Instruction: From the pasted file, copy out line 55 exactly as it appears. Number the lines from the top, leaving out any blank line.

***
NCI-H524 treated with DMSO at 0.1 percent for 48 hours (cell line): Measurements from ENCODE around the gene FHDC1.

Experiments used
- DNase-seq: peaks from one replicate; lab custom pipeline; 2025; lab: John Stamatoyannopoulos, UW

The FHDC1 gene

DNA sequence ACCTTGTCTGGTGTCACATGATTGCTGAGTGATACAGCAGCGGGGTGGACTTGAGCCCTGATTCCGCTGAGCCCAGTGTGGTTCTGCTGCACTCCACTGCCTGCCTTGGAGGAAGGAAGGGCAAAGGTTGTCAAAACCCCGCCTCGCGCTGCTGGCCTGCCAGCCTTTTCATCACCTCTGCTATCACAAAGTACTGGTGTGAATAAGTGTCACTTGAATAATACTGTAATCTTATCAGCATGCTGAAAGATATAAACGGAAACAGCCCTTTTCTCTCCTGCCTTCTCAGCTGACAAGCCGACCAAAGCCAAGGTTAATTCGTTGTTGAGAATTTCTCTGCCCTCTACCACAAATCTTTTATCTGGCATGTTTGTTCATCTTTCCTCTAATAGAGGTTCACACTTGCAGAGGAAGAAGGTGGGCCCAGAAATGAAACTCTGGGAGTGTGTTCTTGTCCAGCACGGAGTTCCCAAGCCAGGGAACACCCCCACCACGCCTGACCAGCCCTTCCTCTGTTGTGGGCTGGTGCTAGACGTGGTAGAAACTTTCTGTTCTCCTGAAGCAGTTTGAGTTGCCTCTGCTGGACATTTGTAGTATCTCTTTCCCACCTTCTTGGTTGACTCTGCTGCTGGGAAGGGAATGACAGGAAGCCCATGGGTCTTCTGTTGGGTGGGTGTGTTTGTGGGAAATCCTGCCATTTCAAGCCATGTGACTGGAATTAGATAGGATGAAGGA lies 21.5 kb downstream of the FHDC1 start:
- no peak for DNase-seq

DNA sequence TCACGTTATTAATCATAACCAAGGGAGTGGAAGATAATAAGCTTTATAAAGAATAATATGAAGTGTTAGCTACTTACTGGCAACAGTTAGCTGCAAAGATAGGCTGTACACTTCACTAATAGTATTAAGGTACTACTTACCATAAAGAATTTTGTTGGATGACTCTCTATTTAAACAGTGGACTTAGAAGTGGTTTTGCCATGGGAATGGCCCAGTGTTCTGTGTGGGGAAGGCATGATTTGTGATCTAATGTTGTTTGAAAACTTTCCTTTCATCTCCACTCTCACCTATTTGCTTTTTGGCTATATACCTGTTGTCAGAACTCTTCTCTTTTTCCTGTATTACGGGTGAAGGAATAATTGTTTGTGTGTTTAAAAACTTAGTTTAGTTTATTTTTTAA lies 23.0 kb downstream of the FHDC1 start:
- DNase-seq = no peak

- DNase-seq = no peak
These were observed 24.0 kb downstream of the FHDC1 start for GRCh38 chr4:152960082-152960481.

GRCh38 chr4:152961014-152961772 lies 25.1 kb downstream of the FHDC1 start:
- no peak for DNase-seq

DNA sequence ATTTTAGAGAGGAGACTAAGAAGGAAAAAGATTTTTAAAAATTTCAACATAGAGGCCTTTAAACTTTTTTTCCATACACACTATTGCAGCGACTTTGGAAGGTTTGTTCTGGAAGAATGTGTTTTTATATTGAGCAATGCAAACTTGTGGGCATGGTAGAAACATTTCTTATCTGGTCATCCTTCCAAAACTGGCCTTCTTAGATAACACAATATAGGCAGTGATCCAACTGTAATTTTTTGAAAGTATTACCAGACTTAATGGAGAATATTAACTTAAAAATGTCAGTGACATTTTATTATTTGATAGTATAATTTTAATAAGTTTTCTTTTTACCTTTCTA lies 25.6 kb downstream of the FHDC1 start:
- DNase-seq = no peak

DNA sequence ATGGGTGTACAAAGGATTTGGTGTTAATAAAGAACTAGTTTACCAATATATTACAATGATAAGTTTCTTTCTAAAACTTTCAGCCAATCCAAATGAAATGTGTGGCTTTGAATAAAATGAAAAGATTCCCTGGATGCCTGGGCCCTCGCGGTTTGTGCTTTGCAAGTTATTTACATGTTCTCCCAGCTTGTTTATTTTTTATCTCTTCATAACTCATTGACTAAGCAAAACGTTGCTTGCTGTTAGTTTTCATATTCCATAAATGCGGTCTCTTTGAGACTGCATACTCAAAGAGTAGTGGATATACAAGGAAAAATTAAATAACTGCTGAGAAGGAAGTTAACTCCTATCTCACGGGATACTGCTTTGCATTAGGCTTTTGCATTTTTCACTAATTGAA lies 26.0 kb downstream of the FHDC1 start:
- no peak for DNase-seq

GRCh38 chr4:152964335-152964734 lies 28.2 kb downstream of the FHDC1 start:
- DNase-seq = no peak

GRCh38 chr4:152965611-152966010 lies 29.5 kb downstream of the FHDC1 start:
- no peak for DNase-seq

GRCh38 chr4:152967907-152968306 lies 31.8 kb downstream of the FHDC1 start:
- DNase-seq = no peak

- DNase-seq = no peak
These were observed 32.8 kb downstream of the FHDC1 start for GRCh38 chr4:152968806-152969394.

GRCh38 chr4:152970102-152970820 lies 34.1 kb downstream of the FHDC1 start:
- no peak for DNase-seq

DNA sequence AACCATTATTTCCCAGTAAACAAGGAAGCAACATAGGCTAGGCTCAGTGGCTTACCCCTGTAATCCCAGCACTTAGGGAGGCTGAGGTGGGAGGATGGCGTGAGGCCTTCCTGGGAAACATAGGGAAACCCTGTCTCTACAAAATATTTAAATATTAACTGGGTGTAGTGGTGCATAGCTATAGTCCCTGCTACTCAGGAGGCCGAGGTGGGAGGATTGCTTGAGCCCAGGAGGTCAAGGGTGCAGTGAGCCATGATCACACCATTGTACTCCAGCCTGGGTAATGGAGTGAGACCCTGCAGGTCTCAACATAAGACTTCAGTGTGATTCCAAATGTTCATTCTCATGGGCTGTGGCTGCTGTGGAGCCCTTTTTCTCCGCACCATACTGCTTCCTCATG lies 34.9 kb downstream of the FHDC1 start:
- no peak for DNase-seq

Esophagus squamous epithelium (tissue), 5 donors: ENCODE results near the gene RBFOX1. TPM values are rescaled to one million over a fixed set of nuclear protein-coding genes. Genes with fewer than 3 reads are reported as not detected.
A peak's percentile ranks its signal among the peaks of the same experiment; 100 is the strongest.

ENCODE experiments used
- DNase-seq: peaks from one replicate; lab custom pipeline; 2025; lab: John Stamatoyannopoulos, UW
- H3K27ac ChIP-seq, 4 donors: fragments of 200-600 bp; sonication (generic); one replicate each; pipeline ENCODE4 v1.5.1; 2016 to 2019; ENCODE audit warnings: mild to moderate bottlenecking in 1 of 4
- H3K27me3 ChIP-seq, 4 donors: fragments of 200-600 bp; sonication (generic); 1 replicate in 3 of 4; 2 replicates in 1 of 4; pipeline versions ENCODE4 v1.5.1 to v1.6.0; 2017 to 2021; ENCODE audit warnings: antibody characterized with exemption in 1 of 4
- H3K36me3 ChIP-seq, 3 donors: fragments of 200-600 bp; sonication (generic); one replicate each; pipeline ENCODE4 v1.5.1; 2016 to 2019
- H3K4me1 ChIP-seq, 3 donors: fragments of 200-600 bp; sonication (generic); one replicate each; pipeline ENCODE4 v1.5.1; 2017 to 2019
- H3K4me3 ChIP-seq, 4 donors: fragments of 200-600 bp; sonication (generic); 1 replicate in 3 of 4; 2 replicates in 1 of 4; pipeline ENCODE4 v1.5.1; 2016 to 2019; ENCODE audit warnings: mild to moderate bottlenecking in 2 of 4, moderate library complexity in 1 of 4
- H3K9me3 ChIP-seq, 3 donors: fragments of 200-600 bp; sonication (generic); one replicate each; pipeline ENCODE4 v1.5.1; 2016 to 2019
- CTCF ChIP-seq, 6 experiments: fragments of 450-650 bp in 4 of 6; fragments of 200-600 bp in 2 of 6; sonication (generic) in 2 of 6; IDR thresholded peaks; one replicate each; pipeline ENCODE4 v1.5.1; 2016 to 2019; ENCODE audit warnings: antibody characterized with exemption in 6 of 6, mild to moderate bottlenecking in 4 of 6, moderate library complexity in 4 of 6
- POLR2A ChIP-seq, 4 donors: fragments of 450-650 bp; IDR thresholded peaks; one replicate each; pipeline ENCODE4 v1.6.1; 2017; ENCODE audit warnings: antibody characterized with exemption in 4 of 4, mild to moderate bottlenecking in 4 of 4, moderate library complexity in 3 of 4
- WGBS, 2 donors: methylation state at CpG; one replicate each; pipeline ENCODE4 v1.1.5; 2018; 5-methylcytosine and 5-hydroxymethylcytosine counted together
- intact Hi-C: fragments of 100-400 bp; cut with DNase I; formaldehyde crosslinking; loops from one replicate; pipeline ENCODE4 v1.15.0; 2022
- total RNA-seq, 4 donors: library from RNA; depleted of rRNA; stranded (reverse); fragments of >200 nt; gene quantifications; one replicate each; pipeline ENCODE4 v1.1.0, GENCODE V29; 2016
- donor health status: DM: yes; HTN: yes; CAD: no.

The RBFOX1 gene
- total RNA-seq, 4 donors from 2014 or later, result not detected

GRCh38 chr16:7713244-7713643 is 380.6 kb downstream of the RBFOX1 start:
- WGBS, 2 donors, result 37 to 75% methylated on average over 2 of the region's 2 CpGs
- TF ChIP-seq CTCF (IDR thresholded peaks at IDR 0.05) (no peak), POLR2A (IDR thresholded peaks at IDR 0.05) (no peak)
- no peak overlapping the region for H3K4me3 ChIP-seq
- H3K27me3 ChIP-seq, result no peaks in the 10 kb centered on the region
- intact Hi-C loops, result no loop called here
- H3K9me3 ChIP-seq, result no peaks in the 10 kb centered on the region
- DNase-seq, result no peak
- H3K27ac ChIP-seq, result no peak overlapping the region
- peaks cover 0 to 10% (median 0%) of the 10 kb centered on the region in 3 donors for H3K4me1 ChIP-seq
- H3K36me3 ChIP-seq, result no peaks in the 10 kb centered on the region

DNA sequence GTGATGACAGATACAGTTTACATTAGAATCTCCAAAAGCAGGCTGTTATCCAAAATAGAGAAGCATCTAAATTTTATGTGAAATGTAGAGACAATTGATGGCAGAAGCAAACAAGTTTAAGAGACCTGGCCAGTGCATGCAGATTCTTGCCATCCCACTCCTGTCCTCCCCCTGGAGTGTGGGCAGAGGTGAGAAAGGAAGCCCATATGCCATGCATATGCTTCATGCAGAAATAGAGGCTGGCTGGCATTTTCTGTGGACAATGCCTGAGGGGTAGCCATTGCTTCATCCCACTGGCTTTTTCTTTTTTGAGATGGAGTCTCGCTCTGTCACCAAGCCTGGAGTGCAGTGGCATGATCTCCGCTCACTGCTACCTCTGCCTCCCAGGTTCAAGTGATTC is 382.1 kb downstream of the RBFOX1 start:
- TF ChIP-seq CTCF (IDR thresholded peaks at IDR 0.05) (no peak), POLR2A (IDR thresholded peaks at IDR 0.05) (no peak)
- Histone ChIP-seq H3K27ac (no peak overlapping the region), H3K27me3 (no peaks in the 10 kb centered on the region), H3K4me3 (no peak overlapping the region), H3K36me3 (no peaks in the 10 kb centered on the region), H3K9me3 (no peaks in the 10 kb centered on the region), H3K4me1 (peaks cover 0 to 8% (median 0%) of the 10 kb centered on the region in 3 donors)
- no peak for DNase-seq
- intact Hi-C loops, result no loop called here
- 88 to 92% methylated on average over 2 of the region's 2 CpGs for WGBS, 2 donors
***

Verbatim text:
- H3K27ac ChIP-seq, result no peak overlapping the region